ENSO Impact on Groundwater Levels in the Lower Apalachicola-Chattahoochee-Flint River Basin
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Thursday, 6 February 2014: 4:00 PM
Room C101 (The Georgia World Congress Center )
Climate variability affects water resources around the world as well as in the southeastern United States. In the Southeast, with a rapidly growing population, pressure on water resources can further get exacerbated by severe seasonal-to-interannual (SI) climate variability experienced in the region. The SI climate variability in the Southeast is attributed mainly to El Niņo Southern Oscillation (ENSO). Understanding and quantifying the impacts of ENSO-induced climate variability on groundwater levels can provide valuable information on the sustainability of groundwater resources. The study was undertaken to study the impact of ENSO on groundwater levels in the lower Apalachicola-Chattahoochee-Flint (ACF) river basin, an area highly dependent on groundwater for agricultural water use. Twenty-one observation wells with approximately 30 years of monthly groundwater level data were used to study the ENSO-groundwater level relationship. Wavelet analysis techniques were used to study the teleconnection, while the Mann-Whitney tests were used to quantify the impact. Impacts of prolonged La Niņa phase on groundwater levels and their corresponding recovery periods were also studied. The results from wavelet analysis showed high power with 3-7 year periodicities in the wavelet spectra of groundwater level anomaly in wells with small overburden conditions while there was lack of such power in wells with deep overburden conditions. Mann-Whitney tests results validated the relationship and indicated a significant relation between groundwater level fluctuations and ENSO. This relationship was found to be significant during the recharge seasons (December-April) and fairly strong during the non-recharge months (May-November). Comparison of severe (2000-01) and average La Niņa phase found that average groundwater levels dropped approximately twice during year 2000-01 compared to average La Niņa phase during both seasons. Unlike an average La Niņa phase, where groundwater level anomaly are higher for the recharge seasons, for year 2000-01, groundwater level anomaly during the recharge and non-recharge seasons were approximately similar. This could be due to increased irrigation needs in the event of prolonged droughts during non-recharge season. Groundwater level anomalies for the year 2000-01 were almost 3 times bigger than the average La Niņa phase values. Recovery times for year 2000-01 were significantly higher than those during 1988-89 (short La Niņa). The average recovery time for year 2001 was 22 months, while for the year 1988-89, recover time was just 2 months. This increase in the recovery periods can be attributed to increased irrigation in the event of a severe drought.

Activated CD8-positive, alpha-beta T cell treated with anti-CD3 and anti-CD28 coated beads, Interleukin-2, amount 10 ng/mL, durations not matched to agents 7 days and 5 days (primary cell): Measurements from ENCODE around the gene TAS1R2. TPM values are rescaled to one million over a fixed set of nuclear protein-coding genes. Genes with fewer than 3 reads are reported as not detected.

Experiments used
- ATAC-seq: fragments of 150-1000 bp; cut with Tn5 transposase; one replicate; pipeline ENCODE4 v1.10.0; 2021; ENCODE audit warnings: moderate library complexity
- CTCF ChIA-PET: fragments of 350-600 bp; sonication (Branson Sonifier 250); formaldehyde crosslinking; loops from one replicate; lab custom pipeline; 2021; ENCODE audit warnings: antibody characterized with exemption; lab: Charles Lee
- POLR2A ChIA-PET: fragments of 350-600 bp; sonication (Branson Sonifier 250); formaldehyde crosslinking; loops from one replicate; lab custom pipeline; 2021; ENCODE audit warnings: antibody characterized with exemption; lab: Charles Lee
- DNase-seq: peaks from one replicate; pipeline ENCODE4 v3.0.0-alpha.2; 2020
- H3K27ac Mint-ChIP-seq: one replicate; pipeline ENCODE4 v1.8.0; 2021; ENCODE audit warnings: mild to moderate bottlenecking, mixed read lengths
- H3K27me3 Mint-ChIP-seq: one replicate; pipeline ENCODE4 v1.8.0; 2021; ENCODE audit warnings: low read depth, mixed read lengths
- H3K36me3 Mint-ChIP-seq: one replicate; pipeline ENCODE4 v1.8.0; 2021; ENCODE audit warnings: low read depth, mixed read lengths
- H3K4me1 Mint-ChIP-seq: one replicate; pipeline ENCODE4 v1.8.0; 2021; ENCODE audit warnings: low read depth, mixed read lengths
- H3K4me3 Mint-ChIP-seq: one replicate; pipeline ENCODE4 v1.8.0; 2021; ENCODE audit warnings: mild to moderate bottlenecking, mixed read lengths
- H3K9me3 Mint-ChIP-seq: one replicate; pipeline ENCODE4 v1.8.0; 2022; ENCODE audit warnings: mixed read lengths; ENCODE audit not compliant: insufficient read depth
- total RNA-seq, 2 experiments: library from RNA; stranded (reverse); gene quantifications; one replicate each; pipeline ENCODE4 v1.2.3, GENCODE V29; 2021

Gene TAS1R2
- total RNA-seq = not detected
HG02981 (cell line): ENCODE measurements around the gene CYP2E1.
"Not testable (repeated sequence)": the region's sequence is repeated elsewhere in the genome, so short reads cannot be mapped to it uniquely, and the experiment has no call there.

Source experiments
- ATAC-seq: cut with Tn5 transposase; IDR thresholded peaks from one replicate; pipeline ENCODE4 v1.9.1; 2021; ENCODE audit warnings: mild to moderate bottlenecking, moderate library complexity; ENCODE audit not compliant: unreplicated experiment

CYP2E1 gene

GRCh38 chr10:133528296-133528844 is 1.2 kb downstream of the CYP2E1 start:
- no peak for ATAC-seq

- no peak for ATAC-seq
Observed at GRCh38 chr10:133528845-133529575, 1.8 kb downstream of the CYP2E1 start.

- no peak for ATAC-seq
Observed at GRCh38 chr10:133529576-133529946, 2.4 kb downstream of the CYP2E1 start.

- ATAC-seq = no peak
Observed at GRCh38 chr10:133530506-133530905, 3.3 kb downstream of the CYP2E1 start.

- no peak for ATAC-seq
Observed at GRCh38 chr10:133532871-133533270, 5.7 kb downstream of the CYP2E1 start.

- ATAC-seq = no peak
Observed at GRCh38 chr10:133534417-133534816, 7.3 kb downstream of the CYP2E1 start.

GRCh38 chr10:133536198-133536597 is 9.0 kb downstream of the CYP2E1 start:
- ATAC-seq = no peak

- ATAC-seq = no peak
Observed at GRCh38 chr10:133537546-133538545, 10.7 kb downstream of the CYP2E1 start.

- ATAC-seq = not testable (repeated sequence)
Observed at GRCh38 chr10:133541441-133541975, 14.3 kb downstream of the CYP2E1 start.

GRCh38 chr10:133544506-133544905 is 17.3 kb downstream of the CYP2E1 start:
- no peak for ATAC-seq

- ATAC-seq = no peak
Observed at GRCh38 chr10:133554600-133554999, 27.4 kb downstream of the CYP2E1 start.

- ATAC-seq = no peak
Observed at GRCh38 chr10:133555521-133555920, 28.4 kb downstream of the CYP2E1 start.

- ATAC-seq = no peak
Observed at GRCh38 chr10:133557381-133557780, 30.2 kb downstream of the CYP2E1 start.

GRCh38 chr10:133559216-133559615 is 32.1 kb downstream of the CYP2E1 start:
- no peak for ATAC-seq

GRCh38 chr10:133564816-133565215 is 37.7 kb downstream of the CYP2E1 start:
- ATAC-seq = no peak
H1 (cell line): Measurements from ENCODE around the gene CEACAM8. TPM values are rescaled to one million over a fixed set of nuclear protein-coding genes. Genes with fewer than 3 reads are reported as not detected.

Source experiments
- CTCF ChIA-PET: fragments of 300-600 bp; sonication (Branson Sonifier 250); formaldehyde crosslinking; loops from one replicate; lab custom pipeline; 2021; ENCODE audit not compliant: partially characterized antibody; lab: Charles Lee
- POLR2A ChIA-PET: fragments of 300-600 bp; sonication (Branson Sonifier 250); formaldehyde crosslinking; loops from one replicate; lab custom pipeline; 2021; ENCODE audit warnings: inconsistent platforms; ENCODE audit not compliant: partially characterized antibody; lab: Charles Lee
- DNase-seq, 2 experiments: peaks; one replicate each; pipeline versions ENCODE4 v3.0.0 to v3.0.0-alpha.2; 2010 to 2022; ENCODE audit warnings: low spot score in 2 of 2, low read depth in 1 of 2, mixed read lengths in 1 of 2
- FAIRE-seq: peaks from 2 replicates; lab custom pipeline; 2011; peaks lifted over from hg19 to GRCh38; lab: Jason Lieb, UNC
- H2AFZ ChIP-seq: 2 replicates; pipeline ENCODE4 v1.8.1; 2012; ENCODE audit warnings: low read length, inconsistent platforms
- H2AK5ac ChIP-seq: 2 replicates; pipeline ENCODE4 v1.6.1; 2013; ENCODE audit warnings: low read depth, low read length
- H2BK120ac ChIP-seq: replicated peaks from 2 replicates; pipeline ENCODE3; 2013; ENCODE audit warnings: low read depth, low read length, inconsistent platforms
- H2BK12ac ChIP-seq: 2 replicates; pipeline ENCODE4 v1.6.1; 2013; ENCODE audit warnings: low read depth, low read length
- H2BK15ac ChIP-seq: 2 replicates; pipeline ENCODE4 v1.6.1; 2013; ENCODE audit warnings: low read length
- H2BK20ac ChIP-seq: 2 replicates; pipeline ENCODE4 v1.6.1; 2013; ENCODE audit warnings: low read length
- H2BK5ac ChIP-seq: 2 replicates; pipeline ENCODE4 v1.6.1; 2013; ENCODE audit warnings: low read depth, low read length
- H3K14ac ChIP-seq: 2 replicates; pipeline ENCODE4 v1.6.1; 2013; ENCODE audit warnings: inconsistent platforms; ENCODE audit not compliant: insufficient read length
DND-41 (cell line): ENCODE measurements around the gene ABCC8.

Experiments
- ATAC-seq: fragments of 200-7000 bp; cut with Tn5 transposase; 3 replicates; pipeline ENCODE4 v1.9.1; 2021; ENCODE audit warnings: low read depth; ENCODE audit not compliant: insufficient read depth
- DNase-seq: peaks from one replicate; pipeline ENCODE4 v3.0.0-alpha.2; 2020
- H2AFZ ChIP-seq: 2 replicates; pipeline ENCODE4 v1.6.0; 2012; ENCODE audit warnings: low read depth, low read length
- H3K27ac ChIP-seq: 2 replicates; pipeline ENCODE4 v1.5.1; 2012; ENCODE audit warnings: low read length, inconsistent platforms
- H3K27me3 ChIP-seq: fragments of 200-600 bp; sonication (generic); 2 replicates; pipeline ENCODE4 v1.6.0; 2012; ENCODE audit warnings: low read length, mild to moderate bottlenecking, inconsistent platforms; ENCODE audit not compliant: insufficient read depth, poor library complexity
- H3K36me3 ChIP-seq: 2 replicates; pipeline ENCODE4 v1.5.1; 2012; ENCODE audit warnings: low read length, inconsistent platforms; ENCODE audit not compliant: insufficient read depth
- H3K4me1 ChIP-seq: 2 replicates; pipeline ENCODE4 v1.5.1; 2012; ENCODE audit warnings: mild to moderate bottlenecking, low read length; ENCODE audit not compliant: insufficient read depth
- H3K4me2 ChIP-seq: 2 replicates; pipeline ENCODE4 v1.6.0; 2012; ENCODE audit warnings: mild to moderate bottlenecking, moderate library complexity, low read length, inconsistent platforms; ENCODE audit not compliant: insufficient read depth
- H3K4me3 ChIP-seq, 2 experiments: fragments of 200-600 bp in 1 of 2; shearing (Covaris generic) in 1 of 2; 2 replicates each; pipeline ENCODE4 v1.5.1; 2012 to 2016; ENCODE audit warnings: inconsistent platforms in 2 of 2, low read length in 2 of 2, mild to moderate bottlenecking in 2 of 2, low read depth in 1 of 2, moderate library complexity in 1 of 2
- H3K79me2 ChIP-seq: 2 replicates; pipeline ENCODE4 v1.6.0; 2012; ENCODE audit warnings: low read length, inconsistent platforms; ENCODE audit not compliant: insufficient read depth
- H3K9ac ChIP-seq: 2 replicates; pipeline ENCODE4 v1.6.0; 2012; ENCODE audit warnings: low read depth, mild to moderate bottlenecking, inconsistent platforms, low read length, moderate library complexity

The sensitivity of these wells to ENSO can be used as an important indicator of the condition of groundwater resources in the study area and hence in ultimately developing a procedure for short-term groundwater level forecasting. In the event of a drought, forecasting of groundwater levels can used to issue restrictions on irrigation water withdrawal